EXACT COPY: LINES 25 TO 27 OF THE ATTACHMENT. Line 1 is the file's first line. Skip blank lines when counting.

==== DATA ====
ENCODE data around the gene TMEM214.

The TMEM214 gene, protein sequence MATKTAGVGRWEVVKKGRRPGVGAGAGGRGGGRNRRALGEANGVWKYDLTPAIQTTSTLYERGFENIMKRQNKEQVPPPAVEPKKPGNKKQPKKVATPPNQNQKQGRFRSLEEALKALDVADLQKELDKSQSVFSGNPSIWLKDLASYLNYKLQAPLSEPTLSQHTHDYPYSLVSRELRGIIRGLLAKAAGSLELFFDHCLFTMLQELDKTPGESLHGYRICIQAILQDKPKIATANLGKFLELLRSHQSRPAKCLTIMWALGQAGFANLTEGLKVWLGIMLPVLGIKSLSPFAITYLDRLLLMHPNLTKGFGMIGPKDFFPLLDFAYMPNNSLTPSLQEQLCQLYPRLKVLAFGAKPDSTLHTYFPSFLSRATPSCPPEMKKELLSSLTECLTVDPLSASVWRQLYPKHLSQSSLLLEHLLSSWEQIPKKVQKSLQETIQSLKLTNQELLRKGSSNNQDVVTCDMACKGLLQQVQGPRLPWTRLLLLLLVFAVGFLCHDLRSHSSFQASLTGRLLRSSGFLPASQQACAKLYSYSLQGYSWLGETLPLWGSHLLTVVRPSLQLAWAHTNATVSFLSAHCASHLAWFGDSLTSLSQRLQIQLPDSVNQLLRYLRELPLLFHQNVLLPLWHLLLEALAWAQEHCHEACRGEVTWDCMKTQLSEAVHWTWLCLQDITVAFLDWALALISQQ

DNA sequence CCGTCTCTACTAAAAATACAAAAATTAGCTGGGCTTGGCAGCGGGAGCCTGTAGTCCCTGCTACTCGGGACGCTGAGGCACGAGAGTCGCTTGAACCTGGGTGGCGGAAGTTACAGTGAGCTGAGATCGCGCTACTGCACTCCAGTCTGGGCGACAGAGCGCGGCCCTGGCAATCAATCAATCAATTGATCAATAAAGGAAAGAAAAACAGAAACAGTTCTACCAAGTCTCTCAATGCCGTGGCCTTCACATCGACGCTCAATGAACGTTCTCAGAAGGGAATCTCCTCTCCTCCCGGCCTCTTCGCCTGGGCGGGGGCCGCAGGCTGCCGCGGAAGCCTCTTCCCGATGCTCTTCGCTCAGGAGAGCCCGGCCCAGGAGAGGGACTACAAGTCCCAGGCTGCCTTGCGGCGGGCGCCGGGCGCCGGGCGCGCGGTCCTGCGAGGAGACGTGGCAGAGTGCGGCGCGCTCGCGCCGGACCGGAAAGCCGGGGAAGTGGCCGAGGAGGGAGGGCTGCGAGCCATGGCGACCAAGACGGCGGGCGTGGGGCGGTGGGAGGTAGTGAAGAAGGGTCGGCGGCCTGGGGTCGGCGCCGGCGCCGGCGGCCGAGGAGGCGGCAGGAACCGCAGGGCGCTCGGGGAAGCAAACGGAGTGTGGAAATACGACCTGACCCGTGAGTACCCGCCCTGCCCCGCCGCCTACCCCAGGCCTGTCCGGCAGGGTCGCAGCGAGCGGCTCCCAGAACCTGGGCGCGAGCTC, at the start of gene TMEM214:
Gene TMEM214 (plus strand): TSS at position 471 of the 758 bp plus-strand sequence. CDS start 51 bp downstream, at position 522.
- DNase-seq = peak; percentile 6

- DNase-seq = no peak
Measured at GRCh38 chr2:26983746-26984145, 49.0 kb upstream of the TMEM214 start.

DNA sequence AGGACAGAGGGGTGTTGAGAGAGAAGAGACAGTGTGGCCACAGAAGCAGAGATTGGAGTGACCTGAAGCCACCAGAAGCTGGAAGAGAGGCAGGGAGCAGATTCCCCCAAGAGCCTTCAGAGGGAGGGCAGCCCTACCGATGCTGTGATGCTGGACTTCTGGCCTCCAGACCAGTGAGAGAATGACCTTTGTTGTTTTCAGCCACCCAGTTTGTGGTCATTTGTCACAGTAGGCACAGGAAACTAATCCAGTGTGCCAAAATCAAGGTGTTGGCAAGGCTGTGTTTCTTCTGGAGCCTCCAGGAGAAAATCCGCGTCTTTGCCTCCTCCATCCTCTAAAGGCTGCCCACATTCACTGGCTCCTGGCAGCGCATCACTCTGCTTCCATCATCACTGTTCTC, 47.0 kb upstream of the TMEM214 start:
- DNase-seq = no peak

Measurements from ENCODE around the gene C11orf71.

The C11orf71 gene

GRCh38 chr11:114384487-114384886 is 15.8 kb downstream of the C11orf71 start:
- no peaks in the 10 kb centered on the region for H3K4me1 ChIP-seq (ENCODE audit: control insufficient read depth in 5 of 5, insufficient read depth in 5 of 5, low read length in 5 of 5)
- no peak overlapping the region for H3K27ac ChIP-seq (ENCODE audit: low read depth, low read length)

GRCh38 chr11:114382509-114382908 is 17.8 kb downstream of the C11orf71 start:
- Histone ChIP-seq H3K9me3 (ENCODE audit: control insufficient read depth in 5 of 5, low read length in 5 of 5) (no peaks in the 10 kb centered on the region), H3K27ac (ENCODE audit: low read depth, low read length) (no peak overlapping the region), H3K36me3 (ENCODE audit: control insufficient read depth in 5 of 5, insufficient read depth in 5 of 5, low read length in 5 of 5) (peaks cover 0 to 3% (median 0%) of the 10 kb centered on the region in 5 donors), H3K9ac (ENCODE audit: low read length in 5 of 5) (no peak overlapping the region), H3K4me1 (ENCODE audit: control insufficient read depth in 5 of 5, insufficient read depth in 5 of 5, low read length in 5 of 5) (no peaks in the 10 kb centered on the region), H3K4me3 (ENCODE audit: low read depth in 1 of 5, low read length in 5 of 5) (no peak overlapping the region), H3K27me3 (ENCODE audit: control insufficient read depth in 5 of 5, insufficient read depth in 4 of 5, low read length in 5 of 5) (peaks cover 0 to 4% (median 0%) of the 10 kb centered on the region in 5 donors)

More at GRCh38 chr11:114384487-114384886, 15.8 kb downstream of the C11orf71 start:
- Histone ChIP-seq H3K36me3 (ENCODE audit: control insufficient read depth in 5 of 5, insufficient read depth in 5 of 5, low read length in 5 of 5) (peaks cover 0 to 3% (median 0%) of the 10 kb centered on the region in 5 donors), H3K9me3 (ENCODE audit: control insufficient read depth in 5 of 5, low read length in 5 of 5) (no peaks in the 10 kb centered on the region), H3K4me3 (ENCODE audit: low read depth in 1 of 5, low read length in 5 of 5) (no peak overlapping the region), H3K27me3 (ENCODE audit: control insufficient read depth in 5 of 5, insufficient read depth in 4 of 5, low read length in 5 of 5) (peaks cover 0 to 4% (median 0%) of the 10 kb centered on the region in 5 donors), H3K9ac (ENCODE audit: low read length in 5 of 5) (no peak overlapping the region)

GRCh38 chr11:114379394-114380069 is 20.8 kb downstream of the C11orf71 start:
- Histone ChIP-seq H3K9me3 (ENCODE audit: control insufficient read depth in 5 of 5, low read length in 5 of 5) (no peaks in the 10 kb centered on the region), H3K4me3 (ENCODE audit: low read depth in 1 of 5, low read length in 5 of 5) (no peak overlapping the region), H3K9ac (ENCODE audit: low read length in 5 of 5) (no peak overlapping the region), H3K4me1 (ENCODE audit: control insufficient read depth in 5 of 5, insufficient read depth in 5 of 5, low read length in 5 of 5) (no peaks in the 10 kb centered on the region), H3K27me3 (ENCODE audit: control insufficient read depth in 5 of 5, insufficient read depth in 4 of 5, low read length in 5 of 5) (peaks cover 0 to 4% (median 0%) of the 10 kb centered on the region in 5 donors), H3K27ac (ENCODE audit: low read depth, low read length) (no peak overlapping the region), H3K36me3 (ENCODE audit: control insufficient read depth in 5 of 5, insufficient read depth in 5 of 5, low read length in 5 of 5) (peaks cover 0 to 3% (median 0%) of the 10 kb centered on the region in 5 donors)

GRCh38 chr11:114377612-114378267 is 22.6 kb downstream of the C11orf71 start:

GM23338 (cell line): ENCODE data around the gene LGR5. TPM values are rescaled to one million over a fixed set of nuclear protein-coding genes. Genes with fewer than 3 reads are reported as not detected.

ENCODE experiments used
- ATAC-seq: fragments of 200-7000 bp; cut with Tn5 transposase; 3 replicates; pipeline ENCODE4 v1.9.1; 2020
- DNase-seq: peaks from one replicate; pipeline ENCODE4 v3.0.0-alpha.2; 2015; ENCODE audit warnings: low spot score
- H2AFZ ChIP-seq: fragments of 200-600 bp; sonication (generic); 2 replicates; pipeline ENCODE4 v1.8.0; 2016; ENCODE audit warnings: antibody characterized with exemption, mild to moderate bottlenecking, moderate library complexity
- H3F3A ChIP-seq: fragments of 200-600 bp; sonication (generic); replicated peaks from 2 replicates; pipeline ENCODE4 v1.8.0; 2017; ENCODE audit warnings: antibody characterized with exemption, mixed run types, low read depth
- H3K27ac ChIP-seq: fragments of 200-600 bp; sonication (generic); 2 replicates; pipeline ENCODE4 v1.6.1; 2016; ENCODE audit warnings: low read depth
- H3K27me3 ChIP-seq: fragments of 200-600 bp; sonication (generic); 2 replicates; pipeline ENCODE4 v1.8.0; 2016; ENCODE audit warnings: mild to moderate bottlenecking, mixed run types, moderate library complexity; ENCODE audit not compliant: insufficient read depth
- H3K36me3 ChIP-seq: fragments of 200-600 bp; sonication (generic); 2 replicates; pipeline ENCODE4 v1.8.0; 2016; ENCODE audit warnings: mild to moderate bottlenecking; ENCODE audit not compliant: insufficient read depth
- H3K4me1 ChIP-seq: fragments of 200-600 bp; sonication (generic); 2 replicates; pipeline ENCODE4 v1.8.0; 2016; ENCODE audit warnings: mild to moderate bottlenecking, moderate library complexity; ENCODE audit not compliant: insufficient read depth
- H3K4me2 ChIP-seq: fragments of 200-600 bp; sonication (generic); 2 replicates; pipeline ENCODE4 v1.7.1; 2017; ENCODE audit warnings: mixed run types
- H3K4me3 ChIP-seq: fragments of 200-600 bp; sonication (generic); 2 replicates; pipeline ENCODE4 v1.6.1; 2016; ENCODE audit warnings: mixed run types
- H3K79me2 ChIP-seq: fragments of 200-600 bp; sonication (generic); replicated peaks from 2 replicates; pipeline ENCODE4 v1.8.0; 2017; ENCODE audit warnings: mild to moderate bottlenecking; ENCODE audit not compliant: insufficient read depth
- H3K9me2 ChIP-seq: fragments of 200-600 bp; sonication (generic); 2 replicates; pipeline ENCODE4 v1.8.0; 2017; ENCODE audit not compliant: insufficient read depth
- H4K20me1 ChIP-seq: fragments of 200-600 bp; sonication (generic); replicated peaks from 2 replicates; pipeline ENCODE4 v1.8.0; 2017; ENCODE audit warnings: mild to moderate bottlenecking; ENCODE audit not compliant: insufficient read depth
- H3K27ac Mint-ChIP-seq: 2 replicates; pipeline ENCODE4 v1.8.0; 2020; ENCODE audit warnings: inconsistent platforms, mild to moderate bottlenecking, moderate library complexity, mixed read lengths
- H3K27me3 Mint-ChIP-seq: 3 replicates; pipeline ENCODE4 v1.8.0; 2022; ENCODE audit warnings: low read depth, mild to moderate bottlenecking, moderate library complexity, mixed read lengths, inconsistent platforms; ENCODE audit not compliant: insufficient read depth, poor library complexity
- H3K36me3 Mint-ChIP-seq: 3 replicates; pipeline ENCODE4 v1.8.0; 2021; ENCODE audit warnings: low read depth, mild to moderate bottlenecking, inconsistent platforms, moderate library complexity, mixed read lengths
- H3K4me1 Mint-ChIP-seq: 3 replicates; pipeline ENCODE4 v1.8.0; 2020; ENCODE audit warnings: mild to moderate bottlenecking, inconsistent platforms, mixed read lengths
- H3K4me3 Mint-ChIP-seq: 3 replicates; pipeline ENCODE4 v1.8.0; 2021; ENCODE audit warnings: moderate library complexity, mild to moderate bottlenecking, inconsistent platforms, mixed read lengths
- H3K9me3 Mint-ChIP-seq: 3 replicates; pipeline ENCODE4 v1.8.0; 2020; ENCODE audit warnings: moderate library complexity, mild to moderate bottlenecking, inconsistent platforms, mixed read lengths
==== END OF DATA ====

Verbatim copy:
- DNase-seq: peaks from one replicate; pipeline ENCODE4 v3.0.0-alpha.2; 2015; ENCODE audit warnings: low spot score
- H2AFZ ChIP-seq: fragments of 200-600 bp; sonication (generic); 2 replicates; pipeline ENCODE4 v1.8.0; 2016; ENCODE audit warnings: antibody characterized with exemption, mild to moderate bottlenecking, moderate library complexity
- H3F3A ChIP-seq: fragments of 200-600 bp; sonication (generic); replicated peaks from 2 replicates; pipeline ENCODE4 v1.8.0; 2017; ENCODE audit warnings: antibody characterized with exemption, mixed run types, low read depth